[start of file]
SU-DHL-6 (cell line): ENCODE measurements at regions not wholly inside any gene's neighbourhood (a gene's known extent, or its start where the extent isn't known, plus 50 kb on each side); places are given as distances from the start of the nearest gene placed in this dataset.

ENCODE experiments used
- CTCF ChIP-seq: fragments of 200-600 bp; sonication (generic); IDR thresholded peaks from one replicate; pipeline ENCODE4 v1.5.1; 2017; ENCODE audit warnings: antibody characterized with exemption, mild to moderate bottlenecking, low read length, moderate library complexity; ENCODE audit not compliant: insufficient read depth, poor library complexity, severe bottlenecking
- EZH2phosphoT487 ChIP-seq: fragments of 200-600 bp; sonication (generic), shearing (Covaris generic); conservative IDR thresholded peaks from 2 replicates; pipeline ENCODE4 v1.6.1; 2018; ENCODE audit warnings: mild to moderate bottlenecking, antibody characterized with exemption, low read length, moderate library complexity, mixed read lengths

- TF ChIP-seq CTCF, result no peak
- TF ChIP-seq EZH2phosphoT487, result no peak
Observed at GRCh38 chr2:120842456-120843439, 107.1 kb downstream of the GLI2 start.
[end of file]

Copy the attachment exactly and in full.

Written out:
SU-DHL-6 (cell line): ENCODE measurements at regions not wholly inside any gene's neighbourhood (a gene's known extent, or its start where the extent isn't known, plus 50 kb on each side); places are given as distances from the start of the nearest gene placed in this dataset.

ENCODE experiments used
- CTCF ChIP-seq: fragments of 200-600 bp; sonication (generic); IDR thresholded peaks from one replicate; pipeline ENCODE4 v1.5.1; 2017; ENCODE audit warnings: antibody characterized with exemption, mild to moderate bottlenecking, low read length, moderate library complexity; ENCODE audit not compliant: insufficient read depth, poor library complexity, severe bottlenecking
- EZH2phosphoT487 ChIP-seq: fragments of 200-600 bp; sonication (generic), shearing (Covaris generic); conservative IDR thresholded peaks from 2 replicates; pipeline ENCODE4 v1.6.1; 2018; ENCODE audit warnings: mild to moderate bottlenecking, antibody characterized with exemption, low read length, moderate library complexity, mixed read lengths

- TF ChIP-seq CTCF, result no peak
- TF ChIP-seq EZH2phosphoT487, result no peak
Observed at GRCh38 chr2:120842456-120843439, 107.1 kb downstream of the GLI2 start.